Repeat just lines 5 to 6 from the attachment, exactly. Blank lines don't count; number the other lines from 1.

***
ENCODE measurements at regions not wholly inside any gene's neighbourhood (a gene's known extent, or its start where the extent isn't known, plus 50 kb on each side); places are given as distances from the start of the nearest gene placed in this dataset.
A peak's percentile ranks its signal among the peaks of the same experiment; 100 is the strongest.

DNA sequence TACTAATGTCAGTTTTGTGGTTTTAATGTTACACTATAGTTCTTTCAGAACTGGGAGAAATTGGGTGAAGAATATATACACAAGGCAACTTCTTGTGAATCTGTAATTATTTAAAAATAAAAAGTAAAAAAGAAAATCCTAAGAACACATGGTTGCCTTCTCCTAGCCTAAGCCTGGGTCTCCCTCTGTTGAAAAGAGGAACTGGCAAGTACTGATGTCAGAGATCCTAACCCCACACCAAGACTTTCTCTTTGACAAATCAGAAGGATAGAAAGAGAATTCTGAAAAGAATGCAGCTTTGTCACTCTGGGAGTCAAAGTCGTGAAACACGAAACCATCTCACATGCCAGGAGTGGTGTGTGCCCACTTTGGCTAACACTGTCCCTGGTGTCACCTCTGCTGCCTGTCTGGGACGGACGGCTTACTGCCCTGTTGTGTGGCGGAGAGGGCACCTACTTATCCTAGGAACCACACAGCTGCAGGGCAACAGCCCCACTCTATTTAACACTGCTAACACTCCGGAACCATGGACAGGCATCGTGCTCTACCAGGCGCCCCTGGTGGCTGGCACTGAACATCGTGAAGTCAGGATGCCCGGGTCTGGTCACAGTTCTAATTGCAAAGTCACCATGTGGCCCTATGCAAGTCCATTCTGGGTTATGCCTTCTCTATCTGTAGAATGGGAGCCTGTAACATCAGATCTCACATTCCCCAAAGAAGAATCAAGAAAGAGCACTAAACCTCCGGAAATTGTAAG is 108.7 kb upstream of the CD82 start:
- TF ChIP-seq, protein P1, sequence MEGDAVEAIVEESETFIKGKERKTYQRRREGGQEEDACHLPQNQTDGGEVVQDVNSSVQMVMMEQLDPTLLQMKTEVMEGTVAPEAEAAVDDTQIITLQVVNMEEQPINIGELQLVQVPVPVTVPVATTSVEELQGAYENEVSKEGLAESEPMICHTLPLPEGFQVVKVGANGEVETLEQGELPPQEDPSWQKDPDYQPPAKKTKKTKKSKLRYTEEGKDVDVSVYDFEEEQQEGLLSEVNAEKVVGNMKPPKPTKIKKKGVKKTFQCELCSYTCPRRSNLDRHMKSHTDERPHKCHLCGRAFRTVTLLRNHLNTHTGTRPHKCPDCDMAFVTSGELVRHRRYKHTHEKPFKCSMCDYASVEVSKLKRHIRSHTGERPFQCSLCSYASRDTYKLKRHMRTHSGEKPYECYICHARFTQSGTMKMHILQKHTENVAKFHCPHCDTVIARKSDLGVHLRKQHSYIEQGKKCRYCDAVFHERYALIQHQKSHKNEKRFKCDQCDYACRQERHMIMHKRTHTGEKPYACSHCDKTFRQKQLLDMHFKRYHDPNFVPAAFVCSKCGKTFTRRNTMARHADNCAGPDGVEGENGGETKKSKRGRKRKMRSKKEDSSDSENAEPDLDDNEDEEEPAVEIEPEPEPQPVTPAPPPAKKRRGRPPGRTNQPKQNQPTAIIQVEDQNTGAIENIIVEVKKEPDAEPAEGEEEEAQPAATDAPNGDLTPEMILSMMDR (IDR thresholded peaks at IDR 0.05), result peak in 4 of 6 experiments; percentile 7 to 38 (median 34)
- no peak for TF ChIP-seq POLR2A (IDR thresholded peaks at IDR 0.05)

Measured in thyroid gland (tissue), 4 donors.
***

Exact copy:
- no peak for TF ChIP-seq POLR2A (IDR thresholded peaks at IDR 0.05)

Measured in thyroid gland (tissue), 4 donors.